BMS346 Genomics, Proteomics & Bioinformatics (8)


Genomics, proteomics and bioinformatics are three areas that are routinely applied in medical research and throughout the drug-development process. In recent years genomic and proteomic technologies, combined with bioinformatics, and rapid progress in high-throughput technologies, have made it possible to study gene sequences and protein structures and functions. In contrast to studies of single genes or single proteins, genomic and proteomic methods simultaneously investigate large numbers of genes or proteins in one single experiment. This subject will focus on these technologies and will cover the key applications, techniques and  recent advances in these fields. This subject contents will include: the human genome, next generation sequencing, expression profiling, proteome families, structural proteomics, gene finding/gene structure, protein function and annotation and application of genomic and proteins databases. In particular  techniques such as to mass spectrometry and  two dimensional gel electrophoresis, will be covered to study protein-proteins interactions and identification.

+ Subject Availability Modes and Location

Session 2
DistanceWagga Wagga Campus
Continuing students should consult the SAL for current offering details: BMS346
Where differences exist between the Handbook and the SAL, the SAL should be taken as containing the correct subject offering details.

Subject information

Duration Grading System School:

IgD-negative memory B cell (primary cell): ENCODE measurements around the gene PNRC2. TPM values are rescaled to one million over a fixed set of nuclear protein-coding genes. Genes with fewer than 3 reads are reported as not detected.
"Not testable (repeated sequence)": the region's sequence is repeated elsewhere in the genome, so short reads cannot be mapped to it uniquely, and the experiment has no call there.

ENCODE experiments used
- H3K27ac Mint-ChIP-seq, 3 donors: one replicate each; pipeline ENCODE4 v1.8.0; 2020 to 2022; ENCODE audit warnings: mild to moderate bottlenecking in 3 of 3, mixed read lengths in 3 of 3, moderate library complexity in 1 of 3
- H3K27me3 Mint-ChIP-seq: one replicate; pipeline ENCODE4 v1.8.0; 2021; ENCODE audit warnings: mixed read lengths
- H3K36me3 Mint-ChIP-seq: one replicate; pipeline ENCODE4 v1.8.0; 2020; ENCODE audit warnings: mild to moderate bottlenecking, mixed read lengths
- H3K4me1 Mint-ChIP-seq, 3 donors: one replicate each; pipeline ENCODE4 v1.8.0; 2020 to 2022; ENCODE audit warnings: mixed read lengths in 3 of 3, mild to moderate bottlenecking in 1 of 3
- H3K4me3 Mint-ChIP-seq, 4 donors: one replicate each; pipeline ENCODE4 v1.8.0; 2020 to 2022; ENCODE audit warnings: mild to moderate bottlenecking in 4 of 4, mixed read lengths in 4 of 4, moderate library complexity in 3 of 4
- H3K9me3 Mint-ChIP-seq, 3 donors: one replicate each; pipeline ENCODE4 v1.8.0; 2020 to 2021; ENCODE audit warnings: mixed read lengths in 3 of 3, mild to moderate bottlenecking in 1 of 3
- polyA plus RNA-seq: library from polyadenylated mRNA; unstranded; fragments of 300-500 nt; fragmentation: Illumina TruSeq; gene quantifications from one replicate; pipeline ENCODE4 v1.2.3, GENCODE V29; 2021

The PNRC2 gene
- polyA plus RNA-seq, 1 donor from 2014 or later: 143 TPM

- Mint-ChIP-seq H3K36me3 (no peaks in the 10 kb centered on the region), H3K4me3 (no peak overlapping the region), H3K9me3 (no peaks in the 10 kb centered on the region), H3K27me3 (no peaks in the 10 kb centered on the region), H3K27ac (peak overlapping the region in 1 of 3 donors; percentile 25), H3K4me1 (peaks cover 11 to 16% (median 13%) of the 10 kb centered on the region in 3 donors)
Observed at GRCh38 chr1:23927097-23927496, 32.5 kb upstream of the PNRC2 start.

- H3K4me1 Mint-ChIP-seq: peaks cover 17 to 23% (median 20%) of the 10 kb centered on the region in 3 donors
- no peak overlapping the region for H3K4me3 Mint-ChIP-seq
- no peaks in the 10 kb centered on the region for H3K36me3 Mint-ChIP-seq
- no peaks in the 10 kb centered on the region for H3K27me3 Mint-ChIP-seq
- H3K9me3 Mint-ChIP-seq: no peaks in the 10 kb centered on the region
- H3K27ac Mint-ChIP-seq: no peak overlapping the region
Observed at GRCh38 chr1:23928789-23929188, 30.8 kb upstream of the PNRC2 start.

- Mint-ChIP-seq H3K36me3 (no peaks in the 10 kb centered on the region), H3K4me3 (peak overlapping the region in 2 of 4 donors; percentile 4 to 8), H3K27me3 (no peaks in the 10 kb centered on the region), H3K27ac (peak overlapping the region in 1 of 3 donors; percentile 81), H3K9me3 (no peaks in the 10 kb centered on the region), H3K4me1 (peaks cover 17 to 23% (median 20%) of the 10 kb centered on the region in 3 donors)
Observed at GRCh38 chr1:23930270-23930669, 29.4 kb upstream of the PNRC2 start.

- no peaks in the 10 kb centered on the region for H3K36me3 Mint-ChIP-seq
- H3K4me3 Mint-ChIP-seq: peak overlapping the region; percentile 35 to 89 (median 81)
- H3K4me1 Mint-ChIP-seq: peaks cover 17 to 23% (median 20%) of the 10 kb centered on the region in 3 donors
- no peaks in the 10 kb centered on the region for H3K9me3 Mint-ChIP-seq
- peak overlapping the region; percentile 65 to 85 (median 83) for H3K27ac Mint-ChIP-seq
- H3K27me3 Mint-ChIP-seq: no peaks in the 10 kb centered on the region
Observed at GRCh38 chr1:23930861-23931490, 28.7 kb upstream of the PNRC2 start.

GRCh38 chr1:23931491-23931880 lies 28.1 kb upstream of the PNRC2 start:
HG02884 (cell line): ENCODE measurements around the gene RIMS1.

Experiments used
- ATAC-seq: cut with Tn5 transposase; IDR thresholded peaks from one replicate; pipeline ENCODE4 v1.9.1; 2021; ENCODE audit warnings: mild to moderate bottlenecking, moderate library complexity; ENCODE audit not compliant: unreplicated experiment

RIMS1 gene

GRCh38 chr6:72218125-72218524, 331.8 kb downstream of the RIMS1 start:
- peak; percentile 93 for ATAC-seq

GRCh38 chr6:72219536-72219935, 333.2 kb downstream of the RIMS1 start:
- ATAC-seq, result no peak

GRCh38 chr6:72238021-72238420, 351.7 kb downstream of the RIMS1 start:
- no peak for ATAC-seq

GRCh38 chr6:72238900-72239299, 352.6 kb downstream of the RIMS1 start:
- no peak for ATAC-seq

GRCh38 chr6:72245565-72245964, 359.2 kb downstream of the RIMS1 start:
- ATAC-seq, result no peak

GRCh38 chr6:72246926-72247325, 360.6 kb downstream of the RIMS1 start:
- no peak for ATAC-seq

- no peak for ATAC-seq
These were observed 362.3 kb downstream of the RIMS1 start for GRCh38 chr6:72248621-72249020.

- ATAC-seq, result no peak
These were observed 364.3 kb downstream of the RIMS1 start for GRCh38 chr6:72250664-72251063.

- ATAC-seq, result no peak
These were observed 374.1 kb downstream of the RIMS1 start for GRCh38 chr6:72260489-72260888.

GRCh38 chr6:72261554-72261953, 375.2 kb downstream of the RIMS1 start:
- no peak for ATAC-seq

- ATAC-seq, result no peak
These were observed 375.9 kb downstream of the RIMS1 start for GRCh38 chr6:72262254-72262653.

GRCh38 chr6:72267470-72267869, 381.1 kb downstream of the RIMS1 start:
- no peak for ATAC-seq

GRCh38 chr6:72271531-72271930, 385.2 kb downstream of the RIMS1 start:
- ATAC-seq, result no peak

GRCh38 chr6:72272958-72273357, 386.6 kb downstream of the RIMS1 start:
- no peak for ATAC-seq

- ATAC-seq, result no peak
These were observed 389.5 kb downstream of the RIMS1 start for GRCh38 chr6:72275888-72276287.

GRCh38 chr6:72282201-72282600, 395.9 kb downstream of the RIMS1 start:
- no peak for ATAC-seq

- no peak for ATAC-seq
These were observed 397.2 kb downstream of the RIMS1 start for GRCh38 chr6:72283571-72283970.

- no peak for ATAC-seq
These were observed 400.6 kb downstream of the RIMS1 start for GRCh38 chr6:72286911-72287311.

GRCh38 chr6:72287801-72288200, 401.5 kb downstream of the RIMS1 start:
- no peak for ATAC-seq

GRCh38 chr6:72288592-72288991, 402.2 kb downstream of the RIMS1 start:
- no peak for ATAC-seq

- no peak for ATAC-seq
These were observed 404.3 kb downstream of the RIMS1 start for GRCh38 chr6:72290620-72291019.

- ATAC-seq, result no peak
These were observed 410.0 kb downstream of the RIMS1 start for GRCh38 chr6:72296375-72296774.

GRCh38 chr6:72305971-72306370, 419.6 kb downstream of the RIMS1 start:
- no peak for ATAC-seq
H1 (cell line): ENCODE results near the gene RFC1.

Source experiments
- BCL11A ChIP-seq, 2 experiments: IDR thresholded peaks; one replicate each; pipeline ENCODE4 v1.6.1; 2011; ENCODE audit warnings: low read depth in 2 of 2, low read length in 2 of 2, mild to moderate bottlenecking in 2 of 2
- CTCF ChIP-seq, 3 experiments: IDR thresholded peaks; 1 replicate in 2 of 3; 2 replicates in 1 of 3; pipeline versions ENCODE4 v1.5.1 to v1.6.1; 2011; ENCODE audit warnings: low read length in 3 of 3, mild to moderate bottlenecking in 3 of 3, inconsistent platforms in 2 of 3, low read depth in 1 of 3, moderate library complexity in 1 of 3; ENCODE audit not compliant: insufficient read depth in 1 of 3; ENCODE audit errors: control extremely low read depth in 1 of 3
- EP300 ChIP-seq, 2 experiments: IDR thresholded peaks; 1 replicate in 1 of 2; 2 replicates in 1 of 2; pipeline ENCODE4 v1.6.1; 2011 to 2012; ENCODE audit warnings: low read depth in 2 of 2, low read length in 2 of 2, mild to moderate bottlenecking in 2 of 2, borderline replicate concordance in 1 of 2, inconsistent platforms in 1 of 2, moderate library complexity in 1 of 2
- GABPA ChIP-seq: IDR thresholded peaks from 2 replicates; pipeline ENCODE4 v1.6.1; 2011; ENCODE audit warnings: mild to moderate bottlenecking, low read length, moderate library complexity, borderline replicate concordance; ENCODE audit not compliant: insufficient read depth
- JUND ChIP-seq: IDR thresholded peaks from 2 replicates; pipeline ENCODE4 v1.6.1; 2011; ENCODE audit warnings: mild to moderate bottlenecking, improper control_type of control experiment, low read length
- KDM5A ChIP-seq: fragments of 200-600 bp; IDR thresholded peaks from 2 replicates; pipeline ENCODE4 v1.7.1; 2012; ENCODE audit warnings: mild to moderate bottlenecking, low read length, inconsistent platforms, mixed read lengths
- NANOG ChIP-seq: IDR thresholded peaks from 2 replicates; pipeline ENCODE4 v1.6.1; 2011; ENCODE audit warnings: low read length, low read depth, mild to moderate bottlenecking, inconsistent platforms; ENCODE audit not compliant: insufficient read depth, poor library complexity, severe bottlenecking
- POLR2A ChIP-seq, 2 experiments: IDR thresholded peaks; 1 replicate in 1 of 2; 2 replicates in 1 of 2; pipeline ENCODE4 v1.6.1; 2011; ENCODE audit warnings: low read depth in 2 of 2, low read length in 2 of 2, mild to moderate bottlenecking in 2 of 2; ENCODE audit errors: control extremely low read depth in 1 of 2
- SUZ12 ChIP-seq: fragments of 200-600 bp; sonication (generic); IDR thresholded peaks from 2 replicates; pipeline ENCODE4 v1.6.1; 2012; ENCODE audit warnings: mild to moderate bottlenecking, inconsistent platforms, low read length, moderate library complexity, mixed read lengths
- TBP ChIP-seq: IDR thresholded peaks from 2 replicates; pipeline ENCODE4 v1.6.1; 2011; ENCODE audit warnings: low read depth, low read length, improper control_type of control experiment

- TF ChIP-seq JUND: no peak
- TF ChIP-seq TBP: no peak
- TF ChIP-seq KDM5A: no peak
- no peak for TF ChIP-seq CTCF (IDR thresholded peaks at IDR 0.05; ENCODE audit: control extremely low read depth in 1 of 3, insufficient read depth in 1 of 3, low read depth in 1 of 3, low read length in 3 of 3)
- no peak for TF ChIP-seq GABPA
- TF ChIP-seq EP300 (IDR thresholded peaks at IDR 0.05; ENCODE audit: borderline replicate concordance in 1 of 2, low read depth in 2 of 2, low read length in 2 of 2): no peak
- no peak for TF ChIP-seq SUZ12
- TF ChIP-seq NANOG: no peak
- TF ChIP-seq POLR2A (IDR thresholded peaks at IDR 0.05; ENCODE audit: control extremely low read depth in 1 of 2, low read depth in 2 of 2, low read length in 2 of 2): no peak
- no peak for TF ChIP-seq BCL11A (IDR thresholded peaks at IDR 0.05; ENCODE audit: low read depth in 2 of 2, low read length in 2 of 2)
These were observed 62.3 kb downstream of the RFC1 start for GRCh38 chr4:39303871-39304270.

One sessionHD/FLSchool of Biomedical Sciences

Assumed Knowledge

BMS240 Human Molecular Genetics or equivalent

Learning Outcomes

Upon successful completion of this subject, students should:
  • be able to describe, explain and apply the concepts of genomics, proteomics and bioinformatics
  • be able to describe genome sequencing and the ways in which genomic data are analysed
  • be able to analyse genomic database
  • be able to analyse proteomic database
  • be able to analyse specific DNA sequences using current bioinformatics tools
  • be able to use and apply DNA and protein databanks to search for specific DNA sequences
  • be able to interpret DNA array data and critically evaluate the use of this data
  • be able to use bioinformatic techniques to analyse DNA and proteins sequences
  • be able to discuss how sequence information relates to genes, proteins and cellular strucutures


The subject will cover the following topics:
  • Genomics: An introduction to genomic, Databases and sequence comparison technique, genes and genome, principles and applications of DNA microarray technology, transcription profiling, microarray applications, SNP, QTL and genotyping, modern genome sequencing, transcriptomics and microarrays, the concept of transcriptomics, next-gene sequencing
  • Proteomics: Introduction to database searching, quantitative proteomics, database resources for genetic variations and disorders, introduction to mass spectrometry, two dimensional gel electrophoresis, post-translational modifications
  • Bioinformatics: predicting 3D structures for proteins with unknown experimental (NMR or X-ray) structural data. computerised mapping to hunt for genes, application of online software (NCBI) to analyse, map and blast DNA sequences.


The information contained in the 2016 CSU Handbook was accurate at the date of publication: 06 September 2016. The University reserves the right to vary the information at any time without notice.